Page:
David and Lisa has always been one of my favorite movies. I saw it originally in 1962 when I was a sophomore in high school. (I will never forget . . . The dramatic tension was too much for Billy Levin, the friend I went to see it with . . . just as they touched at the grand finale of the movie, he burst into uncontrolled uproarious laughter. I thought the other people in the theater were going to kill him).
Anyway . . .
If Oprah Winfrey wanted "to introduce David and Lisa to a new generation of viewers" (as was stated in the prologue), why didn't she just show us all the original one (without commercials)! And who needed Oprah telling us all at the outset, "This movie is about the healing power of love." Hey, if the director couldn't get that across in two hours!
Keir Dullea, Janet Margolin, and Howard da Silva's performances were impeccable in the original. Sidney Poitier's performance (he played the doctor in last night's redo) ran the gamut of emotions from A to B. (I have always been an admirer of Howard da Silva's progressive credentials -- he was a leftist blacklisted by the McCarthyites in the 1950's -- his genuine caring and sincere humanity really came across on the silver screen.)
And maybe sweat just looks better in black and white, or maybe Dullea's raw gutsy portrayal was eons better than the polished frozen robot performance of Lukas Haas, but all in all there is no comparison. Last night's Lisa did a whole lot too much long-shot bunny-hopping around the set. The original director had the good sense to zero in on close-up after close-up of Janet Margolin's beautifully bedraggled fragility.
And what's with the added dialogue of the doctor saying to the mom, "We stopped blaming parents 20 years go." Sez who? I'm all for blaming the parents. The original movie really blasted away at the uptight parents for screwing up their kid. Right on. (I think Oprah might have added that line herself -- she probably spends a lot of time on daytime teevee telling parents not to blame themselves).
The new version had a lot of stuff about medication being balanced and how important meds were to certain of the patients progress -- none of that in the original.
They cut out one of the greatest scenes of the whole movie . . . the one at the train station where an uptight citizen lashes out at the kids, calling them "a bunch of screwballs spoiling the town." A really really important scene in terms of showing the discrimination faced by people with psychiatric disabilities, and the horrible pain it causes.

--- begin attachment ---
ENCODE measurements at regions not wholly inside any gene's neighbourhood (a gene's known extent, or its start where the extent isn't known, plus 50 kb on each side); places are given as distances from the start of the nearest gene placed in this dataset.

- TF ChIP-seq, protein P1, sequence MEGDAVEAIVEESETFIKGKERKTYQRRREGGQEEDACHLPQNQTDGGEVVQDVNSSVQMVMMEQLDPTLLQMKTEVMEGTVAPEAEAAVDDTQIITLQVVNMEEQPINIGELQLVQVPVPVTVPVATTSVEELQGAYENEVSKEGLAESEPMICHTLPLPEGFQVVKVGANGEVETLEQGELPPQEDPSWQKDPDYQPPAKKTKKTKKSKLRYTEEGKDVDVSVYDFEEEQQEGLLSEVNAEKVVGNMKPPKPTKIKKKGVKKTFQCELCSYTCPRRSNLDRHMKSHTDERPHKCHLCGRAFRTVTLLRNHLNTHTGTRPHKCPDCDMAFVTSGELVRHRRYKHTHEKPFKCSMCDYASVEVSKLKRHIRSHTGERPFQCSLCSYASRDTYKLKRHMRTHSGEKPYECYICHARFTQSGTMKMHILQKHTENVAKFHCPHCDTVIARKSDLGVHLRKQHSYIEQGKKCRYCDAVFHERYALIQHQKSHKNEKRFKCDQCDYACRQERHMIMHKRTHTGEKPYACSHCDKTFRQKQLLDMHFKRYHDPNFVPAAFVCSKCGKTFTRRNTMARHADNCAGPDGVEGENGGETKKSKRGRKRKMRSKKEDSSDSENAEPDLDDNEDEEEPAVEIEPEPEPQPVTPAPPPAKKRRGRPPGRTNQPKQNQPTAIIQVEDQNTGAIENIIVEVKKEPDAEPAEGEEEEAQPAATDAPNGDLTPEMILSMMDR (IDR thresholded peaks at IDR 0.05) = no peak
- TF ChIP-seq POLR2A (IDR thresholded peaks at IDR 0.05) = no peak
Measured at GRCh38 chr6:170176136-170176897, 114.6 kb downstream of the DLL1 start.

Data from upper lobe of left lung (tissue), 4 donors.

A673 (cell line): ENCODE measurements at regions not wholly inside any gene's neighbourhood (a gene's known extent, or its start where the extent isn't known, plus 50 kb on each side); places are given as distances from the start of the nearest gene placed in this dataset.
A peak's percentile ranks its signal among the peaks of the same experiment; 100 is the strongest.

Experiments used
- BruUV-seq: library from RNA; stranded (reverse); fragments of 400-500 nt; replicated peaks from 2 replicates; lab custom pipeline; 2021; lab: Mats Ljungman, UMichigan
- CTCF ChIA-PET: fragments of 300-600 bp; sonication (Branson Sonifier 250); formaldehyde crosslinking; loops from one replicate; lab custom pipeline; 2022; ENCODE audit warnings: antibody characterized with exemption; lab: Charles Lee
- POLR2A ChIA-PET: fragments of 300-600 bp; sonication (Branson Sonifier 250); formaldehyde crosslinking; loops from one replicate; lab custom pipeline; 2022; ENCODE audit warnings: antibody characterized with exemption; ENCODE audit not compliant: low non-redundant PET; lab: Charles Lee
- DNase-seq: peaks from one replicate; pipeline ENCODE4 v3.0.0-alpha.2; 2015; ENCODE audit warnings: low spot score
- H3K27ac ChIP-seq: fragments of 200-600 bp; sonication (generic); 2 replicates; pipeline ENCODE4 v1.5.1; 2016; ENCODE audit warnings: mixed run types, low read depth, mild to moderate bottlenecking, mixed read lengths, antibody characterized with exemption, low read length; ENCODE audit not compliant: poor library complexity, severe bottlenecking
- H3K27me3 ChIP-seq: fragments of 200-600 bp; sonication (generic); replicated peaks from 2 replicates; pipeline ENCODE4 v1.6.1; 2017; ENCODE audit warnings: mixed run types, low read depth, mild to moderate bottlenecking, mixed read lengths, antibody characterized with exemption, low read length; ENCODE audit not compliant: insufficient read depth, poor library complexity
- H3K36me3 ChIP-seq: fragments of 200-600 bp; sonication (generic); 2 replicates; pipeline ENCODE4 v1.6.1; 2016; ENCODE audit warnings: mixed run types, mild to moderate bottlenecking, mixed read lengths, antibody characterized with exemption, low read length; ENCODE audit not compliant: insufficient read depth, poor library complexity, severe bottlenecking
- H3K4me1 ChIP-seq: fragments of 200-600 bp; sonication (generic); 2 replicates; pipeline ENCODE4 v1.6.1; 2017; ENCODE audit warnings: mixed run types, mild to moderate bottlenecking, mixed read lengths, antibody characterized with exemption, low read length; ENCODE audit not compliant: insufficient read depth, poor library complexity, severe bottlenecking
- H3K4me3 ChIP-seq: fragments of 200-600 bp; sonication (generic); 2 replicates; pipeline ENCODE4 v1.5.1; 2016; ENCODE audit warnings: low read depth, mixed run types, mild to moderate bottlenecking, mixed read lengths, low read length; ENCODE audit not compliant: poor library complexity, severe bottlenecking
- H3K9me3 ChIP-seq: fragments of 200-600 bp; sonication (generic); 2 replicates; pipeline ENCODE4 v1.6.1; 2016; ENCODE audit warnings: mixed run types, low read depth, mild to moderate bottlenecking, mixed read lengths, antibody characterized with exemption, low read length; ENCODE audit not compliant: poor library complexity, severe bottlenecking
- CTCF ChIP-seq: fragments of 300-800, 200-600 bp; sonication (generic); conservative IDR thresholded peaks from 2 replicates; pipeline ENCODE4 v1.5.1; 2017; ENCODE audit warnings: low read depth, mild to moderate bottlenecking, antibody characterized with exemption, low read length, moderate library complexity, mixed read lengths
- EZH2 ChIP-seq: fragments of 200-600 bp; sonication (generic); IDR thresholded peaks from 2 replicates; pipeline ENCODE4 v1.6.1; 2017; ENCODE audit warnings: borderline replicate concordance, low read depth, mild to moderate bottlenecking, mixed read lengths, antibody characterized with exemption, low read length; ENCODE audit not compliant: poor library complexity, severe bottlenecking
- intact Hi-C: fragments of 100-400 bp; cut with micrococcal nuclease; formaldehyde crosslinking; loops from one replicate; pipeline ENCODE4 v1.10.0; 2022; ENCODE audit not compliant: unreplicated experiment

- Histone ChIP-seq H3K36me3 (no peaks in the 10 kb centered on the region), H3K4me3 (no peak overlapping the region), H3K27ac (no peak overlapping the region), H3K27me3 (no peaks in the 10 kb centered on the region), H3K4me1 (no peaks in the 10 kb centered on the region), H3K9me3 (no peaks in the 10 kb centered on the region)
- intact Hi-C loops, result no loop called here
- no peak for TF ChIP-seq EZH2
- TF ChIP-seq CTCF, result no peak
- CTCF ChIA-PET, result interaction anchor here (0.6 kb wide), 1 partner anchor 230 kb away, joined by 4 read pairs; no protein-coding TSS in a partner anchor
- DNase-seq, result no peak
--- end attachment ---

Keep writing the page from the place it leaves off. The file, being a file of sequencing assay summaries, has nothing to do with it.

The new version also cut out the sensitively-drawn portrayal of a gay male character (David's chess partner), an overweight therapist, as well as a very strong hispanic character, turning him into just another disturbed anglo. Leaving us with whitebread. (Guess they didn't want to take any chances with the network that axed Ellen.)
When the mother is come on to by that particular character, David's "delusions of grandeur" speech (about the character's sexuality) is replaced by some ridiculous savage sexual assault going on on top of one of picnic tables in the background. That sure helps make viewers feel sympathetic to adolescents with psychiatric disabilities.
The new version had the female therapist crying in distress when Lisa ran away near the end of the movie. Give me a break! Kids are always running away from residential facilities.
There was something so real about the original version, and something so "Hollywood" about the new one -- no dramatic tension, no nothing.
The music in the original really added to the drama; not so the new version.
The original film was really a very beautiful fairytale about how messed up people can help each other out of their respective pits. Unfortunately, mythic metaphor though it be, it has never been true in my experience. Anytime I've met someone as screwed up as myself and thought Hey, this is it, we can just love each other and David and Lisa each other into better human beings and happier lives, it's never quite worked out that way, to say the least.
At least the original gave me the feeling that I could still dream. I still do love that myth.
The original 1962 version is fresh in my mind because I had just rented the video about a month ago. At the time, I couldn't help thinking that it was 35 years ahead of it's time. Maybe we should make that 45 . . .
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